Despite the Covid-19 pandemic, the world’s installed offshore wind capacity increased 15% in 2020, reaching 31.9 gigawatts (GW) by year-end, up from 27.7 GW at the end of 2019, estimates Rystad Energy.
China was the top contributor in 2020, accounting for 39% of last year’s additions, followed by the Netherlands (18%) and the United Kingdom (17%).
Rystad Energy expects global installed offshore wind capacity to increase further by 11.8 GW in 2021, a large 37% increase from 31.9 GW in 2020. China will continue to lead new capacity additions, contributing 63% of the expected growth.
When Covid-19 first hit the Chinese market, fears arose about supply chain disruptions and offshore wind developers were concerned about project delays in the future.
And as the pandemic spread around the world, the risks of a severe downturn in construction activity increased. More countries closed their borders and were blockaded, and several turbine and other component manufacturing sites temporarily shut down operations.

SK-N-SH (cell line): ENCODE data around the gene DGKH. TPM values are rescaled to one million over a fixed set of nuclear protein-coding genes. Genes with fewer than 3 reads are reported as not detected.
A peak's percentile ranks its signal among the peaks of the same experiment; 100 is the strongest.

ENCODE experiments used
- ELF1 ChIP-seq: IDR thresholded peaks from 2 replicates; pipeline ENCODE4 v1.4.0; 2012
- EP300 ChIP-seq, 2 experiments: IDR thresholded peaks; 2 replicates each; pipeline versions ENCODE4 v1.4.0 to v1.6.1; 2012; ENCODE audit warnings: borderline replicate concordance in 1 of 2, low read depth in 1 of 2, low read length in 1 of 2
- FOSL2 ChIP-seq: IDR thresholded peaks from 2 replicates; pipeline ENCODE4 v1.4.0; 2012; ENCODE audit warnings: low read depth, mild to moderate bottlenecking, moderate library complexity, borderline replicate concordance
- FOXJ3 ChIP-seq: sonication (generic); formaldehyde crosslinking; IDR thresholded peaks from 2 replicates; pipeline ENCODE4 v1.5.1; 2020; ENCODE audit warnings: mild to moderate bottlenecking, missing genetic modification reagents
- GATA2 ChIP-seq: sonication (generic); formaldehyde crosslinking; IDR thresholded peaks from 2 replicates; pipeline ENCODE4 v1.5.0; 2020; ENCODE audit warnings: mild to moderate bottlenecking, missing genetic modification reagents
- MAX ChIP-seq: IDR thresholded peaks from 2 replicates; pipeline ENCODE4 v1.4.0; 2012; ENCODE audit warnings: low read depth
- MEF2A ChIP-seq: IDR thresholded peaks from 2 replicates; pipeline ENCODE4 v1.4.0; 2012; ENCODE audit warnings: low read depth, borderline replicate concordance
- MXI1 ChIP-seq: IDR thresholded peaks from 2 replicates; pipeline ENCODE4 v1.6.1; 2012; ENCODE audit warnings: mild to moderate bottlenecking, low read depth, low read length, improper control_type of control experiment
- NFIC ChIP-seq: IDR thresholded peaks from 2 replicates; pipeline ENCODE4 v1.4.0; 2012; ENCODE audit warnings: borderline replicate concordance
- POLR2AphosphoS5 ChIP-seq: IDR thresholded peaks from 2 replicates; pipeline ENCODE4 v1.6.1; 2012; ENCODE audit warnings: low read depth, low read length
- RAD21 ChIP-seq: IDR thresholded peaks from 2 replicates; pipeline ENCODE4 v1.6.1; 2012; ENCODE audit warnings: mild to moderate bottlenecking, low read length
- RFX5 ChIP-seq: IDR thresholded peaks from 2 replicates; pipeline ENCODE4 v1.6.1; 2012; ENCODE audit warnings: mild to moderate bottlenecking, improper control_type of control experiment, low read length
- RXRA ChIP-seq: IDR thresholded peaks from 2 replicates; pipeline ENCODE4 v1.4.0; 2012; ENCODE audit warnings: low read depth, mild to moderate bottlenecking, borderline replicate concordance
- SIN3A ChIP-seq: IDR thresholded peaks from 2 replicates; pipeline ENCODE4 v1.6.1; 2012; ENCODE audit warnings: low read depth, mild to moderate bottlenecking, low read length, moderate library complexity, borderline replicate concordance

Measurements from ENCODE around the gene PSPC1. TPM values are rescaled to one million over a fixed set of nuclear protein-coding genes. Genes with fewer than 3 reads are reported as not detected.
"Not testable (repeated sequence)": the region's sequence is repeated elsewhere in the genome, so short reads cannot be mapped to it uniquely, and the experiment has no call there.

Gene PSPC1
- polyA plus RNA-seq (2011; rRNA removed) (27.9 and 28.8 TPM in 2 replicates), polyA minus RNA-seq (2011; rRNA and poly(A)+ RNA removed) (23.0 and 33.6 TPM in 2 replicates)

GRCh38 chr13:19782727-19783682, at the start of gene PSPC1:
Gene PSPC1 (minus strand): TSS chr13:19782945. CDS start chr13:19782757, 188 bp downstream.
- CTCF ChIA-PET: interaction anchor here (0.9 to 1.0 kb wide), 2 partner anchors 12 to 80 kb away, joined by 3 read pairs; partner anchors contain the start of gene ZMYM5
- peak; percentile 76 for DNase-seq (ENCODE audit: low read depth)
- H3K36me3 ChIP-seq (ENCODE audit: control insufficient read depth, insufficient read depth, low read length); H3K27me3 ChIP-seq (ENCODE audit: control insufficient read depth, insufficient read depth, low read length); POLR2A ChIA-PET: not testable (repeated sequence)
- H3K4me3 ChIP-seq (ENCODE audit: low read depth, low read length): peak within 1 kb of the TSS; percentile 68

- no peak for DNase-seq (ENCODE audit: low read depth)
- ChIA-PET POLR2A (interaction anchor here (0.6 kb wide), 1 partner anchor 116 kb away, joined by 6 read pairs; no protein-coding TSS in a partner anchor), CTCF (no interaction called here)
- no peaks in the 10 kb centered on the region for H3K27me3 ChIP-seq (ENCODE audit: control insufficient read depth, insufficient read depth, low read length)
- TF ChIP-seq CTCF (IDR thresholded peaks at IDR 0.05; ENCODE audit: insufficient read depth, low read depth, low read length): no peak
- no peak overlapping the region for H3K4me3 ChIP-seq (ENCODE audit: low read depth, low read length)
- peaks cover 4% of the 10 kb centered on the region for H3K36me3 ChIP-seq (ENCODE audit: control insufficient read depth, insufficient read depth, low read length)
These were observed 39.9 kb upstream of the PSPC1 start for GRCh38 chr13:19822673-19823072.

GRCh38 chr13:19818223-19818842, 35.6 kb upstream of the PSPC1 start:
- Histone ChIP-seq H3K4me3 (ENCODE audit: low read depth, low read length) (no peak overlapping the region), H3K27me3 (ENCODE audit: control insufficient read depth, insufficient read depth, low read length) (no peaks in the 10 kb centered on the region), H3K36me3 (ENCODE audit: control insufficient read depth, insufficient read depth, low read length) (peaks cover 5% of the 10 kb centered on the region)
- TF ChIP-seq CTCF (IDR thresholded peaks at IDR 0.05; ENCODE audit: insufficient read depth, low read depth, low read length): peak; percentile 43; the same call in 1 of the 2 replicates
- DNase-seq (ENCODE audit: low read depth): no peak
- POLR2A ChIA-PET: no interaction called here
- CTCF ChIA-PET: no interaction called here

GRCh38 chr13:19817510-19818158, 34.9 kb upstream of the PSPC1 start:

However, with the first wave of the virus settling in, the offshore wind market returned to a growth trajectory, supported by higher capacity targets from several nations.
While remaining resilient in an uncertain market was key in 2020, this year the industry is positioned for record growth, especially as commissioning activities accelerate in Asia and around the world.
Other regions of Asia outside of China are gearing up for a breakthrough year, Taiwan and Vietnam have finally begun to add significant volumes to their projects, making 2021 a year to look forward to in the offshore wind market.